IR Illumination Rule Explained

IR Illumination Range and Angle Information - The Inverse Rule

Infra red light performs just like any other illumination, the farther you get away from the point of illumination (called the Point source) the weaker the illumination becomes. The level of illumination drops off sharply as the distance increases as it is inversely proportional to the square of the distance away from the light. So if you double the distance you will get ¼ of the illumination! This is called the “Inverse Square rule”

The inverse square law tells us that the illumination is inversely proportional to the square of the distance between the point source and the surface. This is because infrared light is spread both horizontally and vertically in 2 separate X & Y planes and the area of which (X*Y) is where the illumination is distributed.

This means that if we say D1 is at 50 meters and D2 is at 100mtrs the illumination at D2 will be the ¼ the strength of that at D1 (½ x2). This is an important rule as if we double the distance again from the point source the illumination would fall to 1/16th (¼x4) at such distance. So when you are working out which lamp you need remember the light is a lot stronger near the lamp than at its max range which is quoted as a guide only as full range and response will also depend on the camera's IR sensitivity.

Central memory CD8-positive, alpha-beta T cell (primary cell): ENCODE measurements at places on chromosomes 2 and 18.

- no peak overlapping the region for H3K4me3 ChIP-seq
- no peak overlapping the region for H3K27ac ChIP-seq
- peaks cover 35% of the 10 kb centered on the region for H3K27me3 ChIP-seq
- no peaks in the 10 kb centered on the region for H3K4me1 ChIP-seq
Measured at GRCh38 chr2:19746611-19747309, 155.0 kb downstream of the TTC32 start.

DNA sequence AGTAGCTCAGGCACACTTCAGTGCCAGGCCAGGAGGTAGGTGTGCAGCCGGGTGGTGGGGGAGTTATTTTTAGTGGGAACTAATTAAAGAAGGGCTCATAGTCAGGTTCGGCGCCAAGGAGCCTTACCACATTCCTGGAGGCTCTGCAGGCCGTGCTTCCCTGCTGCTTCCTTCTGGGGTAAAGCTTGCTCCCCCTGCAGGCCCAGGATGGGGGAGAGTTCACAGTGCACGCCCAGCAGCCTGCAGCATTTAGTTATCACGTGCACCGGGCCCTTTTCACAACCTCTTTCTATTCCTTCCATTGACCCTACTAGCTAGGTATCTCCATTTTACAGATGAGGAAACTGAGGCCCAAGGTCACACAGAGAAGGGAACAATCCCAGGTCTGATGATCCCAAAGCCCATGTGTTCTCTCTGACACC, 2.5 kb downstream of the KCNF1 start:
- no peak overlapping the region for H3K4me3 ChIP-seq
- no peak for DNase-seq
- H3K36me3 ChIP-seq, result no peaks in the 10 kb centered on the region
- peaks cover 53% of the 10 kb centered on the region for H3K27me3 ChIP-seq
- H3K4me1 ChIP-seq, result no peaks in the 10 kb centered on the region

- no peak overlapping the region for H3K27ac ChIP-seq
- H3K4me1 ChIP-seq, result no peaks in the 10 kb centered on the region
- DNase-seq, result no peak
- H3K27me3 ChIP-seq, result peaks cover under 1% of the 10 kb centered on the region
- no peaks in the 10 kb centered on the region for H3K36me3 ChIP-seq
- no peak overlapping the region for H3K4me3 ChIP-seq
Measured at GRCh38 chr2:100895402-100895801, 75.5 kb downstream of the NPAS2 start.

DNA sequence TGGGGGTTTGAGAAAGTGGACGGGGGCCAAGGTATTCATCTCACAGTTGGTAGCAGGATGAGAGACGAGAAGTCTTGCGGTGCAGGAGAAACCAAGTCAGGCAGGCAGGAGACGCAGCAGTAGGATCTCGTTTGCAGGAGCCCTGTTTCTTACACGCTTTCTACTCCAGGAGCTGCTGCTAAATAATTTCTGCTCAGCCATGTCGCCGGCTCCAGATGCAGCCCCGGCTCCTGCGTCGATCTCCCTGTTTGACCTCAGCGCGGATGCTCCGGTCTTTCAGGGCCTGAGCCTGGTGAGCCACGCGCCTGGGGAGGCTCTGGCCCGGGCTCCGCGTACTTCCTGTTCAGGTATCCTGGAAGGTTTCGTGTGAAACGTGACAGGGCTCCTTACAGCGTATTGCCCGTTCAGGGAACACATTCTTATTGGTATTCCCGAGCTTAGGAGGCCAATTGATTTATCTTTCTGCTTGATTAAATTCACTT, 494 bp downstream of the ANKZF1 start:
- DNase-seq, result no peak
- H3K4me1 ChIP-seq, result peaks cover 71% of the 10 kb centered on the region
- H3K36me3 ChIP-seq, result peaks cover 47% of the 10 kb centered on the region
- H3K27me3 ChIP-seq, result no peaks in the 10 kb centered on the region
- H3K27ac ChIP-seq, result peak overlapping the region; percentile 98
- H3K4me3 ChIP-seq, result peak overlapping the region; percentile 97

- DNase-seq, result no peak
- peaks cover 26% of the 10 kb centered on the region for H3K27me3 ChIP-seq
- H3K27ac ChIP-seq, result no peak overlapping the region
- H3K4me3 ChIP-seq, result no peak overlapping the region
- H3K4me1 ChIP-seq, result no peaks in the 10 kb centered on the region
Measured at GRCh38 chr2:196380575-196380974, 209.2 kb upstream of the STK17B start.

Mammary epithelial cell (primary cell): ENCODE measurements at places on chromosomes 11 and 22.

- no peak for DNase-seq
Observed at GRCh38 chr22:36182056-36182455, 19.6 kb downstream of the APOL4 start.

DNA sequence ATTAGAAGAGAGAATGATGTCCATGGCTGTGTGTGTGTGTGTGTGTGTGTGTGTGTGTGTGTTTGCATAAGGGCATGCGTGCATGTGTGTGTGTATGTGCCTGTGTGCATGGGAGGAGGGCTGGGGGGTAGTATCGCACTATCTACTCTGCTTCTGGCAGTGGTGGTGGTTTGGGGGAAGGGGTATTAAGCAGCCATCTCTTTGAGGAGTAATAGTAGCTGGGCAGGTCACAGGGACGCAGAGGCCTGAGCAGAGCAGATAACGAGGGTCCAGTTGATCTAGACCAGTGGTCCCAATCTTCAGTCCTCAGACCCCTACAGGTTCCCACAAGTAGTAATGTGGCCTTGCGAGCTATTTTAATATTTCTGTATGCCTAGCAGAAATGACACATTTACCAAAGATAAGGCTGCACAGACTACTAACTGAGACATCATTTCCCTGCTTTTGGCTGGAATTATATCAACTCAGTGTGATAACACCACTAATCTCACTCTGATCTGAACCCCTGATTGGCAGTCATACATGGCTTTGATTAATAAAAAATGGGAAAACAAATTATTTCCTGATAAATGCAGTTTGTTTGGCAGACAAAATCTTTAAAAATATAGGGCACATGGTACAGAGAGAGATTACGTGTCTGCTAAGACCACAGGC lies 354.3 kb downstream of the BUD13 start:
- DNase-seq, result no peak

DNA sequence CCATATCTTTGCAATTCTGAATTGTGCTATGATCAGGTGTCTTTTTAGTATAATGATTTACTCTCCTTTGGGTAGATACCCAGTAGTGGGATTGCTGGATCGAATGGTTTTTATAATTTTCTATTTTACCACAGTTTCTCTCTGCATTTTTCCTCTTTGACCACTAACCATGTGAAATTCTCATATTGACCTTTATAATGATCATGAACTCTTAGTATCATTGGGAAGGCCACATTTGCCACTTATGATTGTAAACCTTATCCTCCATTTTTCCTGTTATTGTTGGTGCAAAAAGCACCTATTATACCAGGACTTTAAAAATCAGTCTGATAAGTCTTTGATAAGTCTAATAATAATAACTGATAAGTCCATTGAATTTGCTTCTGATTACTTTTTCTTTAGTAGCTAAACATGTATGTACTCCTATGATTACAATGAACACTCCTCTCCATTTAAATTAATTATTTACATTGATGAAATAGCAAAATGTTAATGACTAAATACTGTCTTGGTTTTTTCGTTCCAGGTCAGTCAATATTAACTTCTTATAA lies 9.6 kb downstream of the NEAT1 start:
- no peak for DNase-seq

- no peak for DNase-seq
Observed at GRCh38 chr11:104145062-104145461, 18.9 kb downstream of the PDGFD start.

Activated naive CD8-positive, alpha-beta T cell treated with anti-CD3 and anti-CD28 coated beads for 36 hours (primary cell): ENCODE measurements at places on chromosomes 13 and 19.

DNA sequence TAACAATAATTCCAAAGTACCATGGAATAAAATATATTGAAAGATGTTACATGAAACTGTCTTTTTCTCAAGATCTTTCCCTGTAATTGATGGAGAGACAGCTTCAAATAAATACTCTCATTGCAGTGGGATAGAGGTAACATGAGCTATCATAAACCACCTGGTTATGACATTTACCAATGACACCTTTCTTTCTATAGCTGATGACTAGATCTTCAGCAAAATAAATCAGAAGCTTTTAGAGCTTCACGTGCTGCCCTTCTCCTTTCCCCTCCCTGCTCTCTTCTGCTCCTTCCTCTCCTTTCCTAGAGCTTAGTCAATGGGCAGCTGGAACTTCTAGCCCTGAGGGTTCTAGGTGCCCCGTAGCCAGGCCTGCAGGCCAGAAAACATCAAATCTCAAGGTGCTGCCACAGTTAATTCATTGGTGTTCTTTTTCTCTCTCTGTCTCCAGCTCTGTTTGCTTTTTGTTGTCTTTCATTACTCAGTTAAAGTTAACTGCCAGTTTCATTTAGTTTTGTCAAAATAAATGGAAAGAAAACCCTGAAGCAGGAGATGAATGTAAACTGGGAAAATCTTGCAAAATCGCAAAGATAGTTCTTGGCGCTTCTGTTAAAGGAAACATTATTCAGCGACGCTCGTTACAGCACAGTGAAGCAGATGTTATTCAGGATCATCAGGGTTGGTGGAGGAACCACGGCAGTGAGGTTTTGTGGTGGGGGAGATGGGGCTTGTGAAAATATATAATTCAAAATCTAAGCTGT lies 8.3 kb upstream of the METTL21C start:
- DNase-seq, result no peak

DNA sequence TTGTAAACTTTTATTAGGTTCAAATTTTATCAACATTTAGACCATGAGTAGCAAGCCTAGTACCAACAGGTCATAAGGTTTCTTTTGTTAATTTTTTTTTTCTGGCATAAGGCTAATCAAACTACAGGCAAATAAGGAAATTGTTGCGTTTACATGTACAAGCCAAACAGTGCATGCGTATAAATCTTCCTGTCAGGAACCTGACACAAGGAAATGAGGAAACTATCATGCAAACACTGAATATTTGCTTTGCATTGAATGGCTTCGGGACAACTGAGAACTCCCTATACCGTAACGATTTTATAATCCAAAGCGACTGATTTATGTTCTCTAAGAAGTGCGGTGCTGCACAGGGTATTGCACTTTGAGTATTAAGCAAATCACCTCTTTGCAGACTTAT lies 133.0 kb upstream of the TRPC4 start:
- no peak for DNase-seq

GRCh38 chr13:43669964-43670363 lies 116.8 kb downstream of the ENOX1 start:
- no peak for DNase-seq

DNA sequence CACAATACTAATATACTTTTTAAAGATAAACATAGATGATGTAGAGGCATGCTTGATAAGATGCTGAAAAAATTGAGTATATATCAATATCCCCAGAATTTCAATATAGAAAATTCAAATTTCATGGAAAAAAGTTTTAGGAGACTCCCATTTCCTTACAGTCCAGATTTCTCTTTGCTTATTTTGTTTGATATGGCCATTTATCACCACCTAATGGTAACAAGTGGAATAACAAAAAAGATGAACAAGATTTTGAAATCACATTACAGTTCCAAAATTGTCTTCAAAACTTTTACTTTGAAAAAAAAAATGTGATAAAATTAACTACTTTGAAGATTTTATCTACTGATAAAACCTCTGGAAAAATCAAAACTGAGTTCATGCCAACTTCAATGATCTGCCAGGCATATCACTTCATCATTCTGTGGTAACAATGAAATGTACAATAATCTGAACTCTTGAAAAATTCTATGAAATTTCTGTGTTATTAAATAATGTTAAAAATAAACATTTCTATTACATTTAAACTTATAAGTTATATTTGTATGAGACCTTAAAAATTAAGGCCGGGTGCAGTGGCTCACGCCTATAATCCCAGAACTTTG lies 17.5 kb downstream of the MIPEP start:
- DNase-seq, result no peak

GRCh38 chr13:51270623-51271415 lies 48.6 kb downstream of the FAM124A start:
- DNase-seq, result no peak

What about the angle of the IR-light to the object it’s trying to illuminate?

If you have ever used a flash in photography you will be aware that if light hits a surface head on at 90 degrees it reflects back well and can ruin the picture! The lesson here is that the closer to 90 degrees that the illumination hits its target the better the target gets illuminated. The greater the angle of incidence to the area to be illuminated the weaker the reflected light back in to the CCTV camera. This rule we call the cosine rule. The cosine rule is stated as below.;

Effective illumination is proportional to the cosine of the angle of incidence of the light on the surface (angle between the direction of the light and the perpendicular to the surface) Illumination at the O point on surfaces 1 and 2:

Here are a few examples

When the surface is tilted so the angle of illumination is now 70º, the illumination is reduced by a factor of 0.87 i.e. it is now only 87% as good! Similarly 45 degrees reduce the illumination to 71% and so on. We can use the Cosine law to indicate the loss of effectiveness of the IR lighting as the angle between the light and the object changes.

This is summarised in the table below.

Angle of illumination to subject

90 degrees

70 degrees

45 degrees

30 degrees

Effective power

100 percent

87 percent

71 percent

50 percent

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